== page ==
BWW Review: Actors' Shakespeare Project's THE CHERRY ORCHARD Bears Fruit
The Cherry Orchard
Written by Anton Chekhov, Translated by Melia Bensussen & The Cherry Orchard company, Directed by Melia Bensussen; Scenic Designer, Cristina Todesco; Lighting Designer, John Malinowski; Costume Designer, Nancy Leary; Sound Designer/Composer, Arshan Gailus; Properties Designer, Ian Thorsell; Stage Manager, Adele Nadine Traub; Production Manager, Deb Sullivan
Performances through March 9 by Actors' Shakespeare Project at The Dane Estate at Pine Manor College, 400 Heath Street, Chestnut Hill, MA; Box Office 866-811-4111 or www.actorsshakespeareproject.org
It is a melancholy truth that everything comes to an end in this world, but Anton Chekhov tempers the message with lyrical prose, interwoven with absurdity, in The Cherry Orchard, his last play written as he was dying. Featuring a new translation by Director Melia Bensussen and the company, Actors' Shakespeare Project mounts a lighter, accessible version in Founder's Hall at The Dane Estate at Pine Manor College in Brookline. Performing in the round in this stately, dramatic setting, the actors inhabit space and time in a way that allows their characters to emerge naturally, enhanced by the proximity of their audience.
Chekhov's characters are a pleasant bunch, albeit with their individual foibles, and there isn't one that you'd want to exclude from the party. In A.S.P.'s ensemble of equals, Bensussen drives home the point that all are experiencing the impact of the dire circumstances facing Madame Ranyevskaya (Marya Lowry). As the matriarch, she may be the focal point, but the stories of the antagonist Lopakhin, her adopted daughter Varya, her younger daughter Anya and Trofimov the tutor, and even the housemaid Dunyasha and her suitors, are as vital to the gestalt of the play.
Returning from her five-year long retreat to Paris following the deaths of her husband and young son, Ranyevskaya must face the impending auction of the family estate, including the beloved cherry orchard, to pay off debts. She and her talkative brother Gaev (Richard Snee) fret and hope for a miracle, yet refuse to accept the practical solution, a business deal offered by Lopakhin (Steve Barkhimer). Stuck in the past and unwilling to destroy the beautiful but unproductive orchard, she continues to spend as though she has still has money, even granting a loan to her impoverished neighbor Pishchik (Jake Berger). Meanwhile, Trofimov (Danny Bryck) sees the future and tries to open Ranyevskaya's eyes to the truth, of the changes coming to a post-revolutionary Russia. Anya (Lydia Barnett-Mulligan) is wide-eyed and optimistic, also attempting to gently guide her mother toward a new way of life.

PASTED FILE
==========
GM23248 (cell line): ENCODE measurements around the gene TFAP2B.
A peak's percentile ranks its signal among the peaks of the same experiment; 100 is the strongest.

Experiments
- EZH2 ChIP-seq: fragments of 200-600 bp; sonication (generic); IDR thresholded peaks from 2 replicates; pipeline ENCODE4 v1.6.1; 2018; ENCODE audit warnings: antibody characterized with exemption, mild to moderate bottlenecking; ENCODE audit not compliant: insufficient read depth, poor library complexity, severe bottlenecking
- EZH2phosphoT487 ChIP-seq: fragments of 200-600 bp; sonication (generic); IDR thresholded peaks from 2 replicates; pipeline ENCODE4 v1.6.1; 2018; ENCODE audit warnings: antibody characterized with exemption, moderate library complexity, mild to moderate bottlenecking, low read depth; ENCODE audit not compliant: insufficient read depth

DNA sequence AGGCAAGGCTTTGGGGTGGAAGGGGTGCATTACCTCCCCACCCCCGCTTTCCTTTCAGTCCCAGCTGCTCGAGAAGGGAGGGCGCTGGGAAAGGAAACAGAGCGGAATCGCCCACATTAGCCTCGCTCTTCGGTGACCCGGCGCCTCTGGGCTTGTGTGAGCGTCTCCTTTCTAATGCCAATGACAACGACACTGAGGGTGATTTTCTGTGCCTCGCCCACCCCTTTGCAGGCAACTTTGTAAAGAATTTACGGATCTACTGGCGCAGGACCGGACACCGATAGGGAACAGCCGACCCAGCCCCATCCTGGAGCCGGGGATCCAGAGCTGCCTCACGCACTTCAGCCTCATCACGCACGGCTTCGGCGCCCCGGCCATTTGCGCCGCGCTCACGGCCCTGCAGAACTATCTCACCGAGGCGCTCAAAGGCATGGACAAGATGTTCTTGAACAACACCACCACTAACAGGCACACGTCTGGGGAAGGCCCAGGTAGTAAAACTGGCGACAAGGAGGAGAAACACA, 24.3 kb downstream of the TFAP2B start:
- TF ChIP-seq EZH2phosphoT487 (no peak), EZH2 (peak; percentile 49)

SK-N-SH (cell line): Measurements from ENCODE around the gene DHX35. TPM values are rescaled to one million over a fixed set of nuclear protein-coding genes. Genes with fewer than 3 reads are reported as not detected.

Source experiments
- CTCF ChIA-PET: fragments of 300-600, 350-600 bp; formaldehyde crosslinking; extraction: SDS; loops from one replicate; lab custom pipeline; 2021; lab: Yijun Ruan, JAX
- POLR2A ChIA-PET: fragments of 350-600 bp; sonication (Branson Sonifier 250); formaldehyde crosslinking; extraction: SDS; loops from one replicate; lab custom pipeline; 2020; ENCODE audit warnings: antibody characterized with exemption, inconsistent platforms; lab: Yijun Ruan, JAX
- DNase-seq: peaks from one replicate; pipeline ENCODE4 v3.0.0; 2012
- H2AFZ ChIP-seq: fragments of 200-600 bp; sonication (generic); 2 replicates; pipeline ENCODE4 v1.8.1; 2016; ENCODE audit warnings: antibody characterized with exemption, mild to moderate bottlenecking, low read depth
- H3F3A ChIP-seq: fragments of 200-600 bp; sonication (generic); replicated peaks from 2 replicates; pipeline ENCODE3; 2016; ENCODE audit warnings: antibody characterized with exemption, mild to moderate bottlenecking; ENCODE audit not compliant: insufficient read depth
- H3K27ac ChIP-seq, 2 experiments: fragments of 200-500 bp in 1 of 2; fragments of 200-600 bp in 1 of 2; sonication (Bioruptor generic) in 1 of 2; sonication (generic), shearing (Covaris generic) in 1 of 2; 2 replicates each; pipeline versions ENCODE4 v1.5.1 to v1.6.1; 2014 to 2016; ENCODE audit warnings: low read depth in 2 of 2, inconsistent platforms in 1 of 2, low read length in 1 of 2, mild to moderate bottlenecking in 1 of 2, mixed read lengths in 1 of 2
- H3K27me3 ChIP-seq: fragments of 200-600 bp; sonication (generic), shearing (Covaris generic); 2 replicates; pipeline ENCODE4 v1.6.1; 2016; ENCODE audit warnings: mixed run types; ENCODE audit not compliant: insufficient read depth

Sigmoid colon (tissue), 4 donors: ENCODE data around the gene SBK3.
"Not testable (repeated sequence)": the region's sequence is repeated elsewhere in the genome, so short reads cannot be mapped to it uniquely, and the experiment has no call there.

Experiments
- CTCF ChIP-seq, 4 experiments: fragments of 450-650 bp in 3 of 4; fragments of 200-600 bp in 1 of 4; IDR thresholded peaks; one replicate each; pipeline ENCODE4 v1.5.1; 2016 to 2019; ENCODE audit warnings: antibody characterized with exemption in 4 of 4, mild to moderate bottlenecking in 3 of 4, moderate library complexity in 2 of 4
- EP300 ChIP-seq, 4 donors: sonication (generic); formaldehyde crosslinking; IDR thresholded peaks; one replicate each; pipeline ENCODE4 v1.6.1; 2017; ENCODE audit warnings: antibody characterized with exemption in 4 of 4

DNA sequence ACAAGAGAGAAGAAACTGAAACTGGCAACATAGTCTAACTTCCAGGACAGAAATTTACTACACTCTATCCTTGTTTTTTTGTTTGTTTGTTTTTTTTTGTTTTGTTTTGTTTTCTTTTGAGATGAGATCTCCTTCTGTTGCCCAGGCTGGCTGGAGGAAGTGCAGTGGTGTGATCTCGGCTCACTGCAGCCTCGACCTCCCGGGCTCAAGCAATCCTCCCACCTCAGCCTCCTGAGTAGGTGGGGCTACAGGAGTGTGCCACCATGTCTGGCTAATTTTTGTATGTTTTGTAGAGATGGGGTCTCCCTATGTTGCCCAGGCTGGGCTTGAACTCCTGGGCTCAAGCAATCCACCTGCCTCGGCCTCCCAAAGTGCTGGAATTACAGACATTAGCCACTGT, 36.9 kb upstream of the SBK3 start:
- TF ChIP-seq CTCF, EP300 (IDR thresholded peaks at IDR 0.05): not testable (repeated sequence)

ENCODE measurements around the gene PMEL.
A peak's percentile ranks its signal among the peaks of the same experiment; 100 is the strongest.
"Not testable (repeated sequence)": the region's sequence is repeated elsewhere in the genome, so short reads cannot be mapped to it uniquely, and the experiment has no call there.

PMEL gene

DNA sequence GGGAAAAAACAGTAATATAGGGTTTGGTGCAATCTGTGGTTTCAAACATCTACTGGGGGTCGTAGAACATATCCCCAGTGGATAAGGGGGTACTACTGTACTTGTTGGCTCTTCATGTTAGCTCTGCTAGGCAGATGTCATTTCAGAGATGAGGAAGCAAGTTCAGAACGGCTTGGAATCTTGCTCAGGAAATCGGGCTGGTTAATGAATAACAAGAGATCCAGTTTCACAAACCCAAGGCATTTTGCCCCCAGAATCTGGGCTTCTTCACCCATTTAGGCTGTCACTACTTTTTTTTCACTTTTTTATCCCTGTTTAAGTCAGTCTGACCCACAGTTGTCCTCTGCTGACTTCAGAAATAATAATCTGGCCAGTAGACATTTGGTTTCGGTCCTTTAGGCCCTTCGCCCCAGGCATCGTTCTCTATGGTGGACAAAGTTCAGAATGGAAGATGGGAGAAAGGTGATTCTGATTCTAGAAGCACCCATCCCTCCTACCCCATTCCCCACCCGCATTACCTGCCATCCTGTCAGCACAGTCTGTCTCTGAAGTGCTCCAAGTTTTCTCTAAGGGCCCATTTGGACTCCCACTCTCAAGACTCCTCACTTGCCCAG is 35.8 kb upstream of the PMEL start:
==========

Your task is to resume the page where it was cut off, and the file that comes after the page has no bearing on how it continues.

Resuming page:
In spite of the wolf being at the door, life goes on with affairs of the heart often taking center stage. Varya (Marianna Bassham) is in love with Lopakhin who seems to care for her, as well, but just never gets around to acting on it. Dramatic and flirtatious, Dunyasha (Esme Allen) flits between the clumsy, yet earnest, Yepikhodov (Gabe Graetz) and Yasha (Mac Young), the mistress' elusive, dashing footman. Charlotta the governess (Sarah Newhouse) entertains with magic tricks and Fiers (Arthur Waldstein), the very elderly servant, tries to maintain some semblance of order and civility. Perhaps more than anyone or anything else, Fiers represents the past and present of not only the estate, but Russia, as well.
Enduring in denial of her predicament, Ranyevskaya hosts a party (offstage) on the day of the auction and the celebratory event concludes when Gaev and Lopakhin return with news of their fate. Unsuccessful in his attempt to secure a loan, Snee's hangdog look contains so many emotions - guilt, resignation, sadness - while Barkhimer is absolutely giddy and drunk with power as the merchant announces that he purchased the property. It is one of Barkhimer's finest moments in the play and creates an opportunity for Lowry to excel in the scene, too. When Ranyevskaya learns the news, her face becomes a mask. She freezes in place, gripping the banister until Lopakhin exits, before she slowly crumples to the floor.
Bensussen draws strong performances from the entire ensemble. Barnett-Mulligan's hopeful, spirited Anya contrasts with Bassham's uptight Varya, but the two women share a warm, sisterly connection. Bryck conveys Trofimov's righteousness and youthful zeal, Newhouse steals the spotlight whenever she has the chance, and Graetz adds appreciated comic touches. Allen finds several pockets of personality in her character, and Berger, Young, and Waldstein are fine in lesser roles. The director takes advantage of a majestic staircase and a heavy exterior door for frequent entrances and exits, and the design team makes the most of the beautiful surroundings. John Malinowski gradually changes lighting hues to effect day becoming evening, Nancy Leary's costumes are evocative of early 20th century Russia, and Arshan Gailus underscores the action with his musical compositions. Scenic Designer Cristina Todesco and Properties Designer Ian Thorsell complete the tableau with lavish rugs and furnishings.
A.S.P.'s The Cherry Orchard succeeds on so many levels. The physical space, the sure-handed direction, the design team, and the cohesive ensemble combine for an unusual and rewarding theatrical experience. My only caveat is that the seating configuration on three sides of the set always results in some of the actors facing away from areas of the audience. My companion and I found it challenging to hear the dialogue when we had a view of anyone's back. I'd recommend asking to be seated in one of the side sections, rather than the far end of the hall. It's just too good to be missed.